Every individual leads and is lead in return, day after day. Top down, lateral, bottom up, disciplinary, technically, in different roles, contexts and structures. Whether one is legal guardian for one’s own children, functions as the employees’ superior, is a temporary member in a project-team, in the role of a service provider for internal or external clients, or a consulting mentor – the fact of leadership remains.

Leadership is the mirror of our culture and our society. Experimental research concerning leadership and its various projections has proven to verify this thesis. In the past, the leading role’s persona was the main focus. What followed, were initially behavior related (employee –vs. task orientation) approaches, whereas later on contextual parameters of leadership were considered. Nowadays, research understands leadership more like a bidirectional relationship between the executive manager and his employees.
The end of the industrial era has brought about a considerable transformation in organizational structures. An increase in diverse working modes (full-time jobs, temporary projects, freelance work and temporary employment) has been effectuating a rise in the internal degree of flexibility.

Dynamic industrial relations have reached a heightened frequency, enforcing employees and executives to frequently retune their behaviors’ towards one another and adjust to new forms of leadership efficacy. Those executives are sought after, who are able to comprehend, affect, motivate and emotionally reach their employees, so as to generate high performance, which coincides with pleasure and purpose in terms of further development.

But how exactly does leadership work in flexible structures? Above all, is the pretense of reaching a progressive development even realistic in this constellation?
Julian Birkinshaw, professor for strategy and entrepreneurship at the London Business School stresses (in an article for Forbes Magazine in 2013) that concentrating on a capable Interim Manager is worthwhile also for permanently placed managers in the company. Why so? Because Interim Executives must master the following convention in their working model:

„First, do no harm. Every executive, whether interim or permanent, should have these four words etched on the back of their iPhone. So when starting a new job, your first priority is to figure out what is already working, without your input that needs to be maintained. Then, plot the minimal number of interventions you need to make to sort out the problems. In the world of management, less is more.”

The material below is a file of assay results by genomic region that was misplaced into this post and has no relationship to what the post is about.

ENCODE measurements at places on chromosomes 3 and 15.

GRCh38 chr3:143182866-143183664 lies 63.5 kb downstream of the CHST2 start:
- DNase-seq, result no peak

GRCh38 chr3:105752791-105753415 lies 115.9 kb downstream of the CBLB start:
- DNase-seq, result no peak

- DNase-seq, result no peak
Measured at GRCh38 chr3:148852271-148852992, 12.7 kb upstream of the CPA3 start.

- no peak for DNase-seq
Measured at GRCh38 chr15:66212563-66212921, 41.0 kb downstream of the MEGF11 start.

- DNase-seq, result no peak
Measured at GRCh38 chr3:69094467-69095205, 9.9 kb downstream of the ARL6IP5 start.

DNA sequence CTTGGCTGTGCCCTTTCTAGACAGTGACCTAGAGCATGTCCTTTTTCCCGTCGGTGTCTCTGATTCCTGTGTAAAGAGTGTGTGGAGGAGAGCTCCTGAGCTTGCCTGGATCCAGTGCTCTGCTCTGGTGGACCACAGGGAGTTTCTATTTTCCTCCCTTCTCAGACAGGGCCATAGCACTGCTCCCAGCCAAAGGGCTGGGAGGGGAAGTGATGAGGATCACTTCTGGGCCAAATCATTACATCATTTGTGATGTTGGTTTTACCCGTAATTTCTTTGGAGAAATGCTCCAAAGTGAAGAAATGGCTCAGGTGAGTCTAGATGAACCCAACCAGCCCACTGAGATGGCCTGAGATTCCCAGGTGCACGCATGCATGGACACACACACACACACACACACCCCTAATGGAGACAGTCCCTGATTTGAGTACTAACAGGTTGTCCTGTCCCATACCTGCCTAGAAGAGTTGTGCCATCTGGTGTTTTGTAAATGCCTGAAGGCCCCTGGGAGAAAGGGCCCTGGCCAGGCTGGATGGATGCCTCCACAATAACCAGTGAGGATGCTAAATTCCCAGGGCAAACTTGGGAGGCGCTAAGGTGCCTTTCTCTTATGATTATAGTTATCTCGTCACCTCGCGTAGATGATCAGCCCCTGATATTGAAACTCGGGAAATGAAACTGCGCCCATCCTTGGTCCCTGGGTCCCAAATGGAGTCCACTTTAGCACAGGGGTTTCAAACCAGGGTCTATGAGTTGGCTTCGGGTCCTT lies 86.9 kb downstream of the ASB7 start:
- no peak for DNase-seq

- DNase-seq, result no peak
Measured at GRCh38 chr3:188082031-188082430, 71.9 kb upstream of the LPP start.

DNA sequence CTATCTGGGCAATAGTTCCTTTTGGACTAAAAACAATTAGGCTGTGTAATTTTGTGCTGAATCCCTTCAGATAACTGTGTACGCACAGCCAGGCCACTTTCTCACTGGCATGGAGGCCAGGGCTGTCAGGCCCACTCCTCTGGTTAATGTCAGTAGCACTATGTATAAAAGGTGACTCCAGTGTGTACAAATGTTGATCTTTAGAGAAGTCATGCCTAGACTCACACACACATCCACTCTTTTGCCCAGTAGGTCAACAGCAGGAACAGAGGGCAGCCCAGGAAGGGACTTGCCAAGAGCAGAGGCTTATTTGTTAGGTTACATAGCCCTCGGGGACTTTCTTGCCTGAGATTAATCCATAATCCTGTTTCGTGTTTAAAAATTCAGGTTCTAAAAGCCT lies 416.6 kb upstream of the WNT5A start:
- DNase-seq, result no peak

Birkinshaw (2013) postulates that the prior conditions to Interim Managers’ success are the following:

  1. They were focused on getting things done, on making the trains run on time
  2. They had no personal agenda, no grand vision for the business (…), simply a clear and consistent implementation plan
  3. They were genuinely intent on working themselves out of the job


From a specialized interim provider’s point of view, the assessment of project outcome is crucial in day-to-day business. Sadly, the spectrum of terrific, as opposed to shipwrecked projects is vast. Especially in these cases, it is worthwhile to take a close look at the origin of these failures. Not in every case is the interim manager to be blamed. More often than not, the projects were launched deficiently and consequently doomed from day one. Experienced providers are capable of identifying these patterns prematurely, and in effect they offer advice to their clients in order to touch up the process.

The secret to a successful project lies in the trustworthy selection of the ideal candidate, made by both corporate decision maker and respective provider. The onboarding process may begin as soon as the optimal interim manager has been selected. In the best case scenario, after 3-6 weeks a sworn circle, consisting of the interim manager, employees, the client as well as the provider, will not only have been established but also manifested throughout the entire process.

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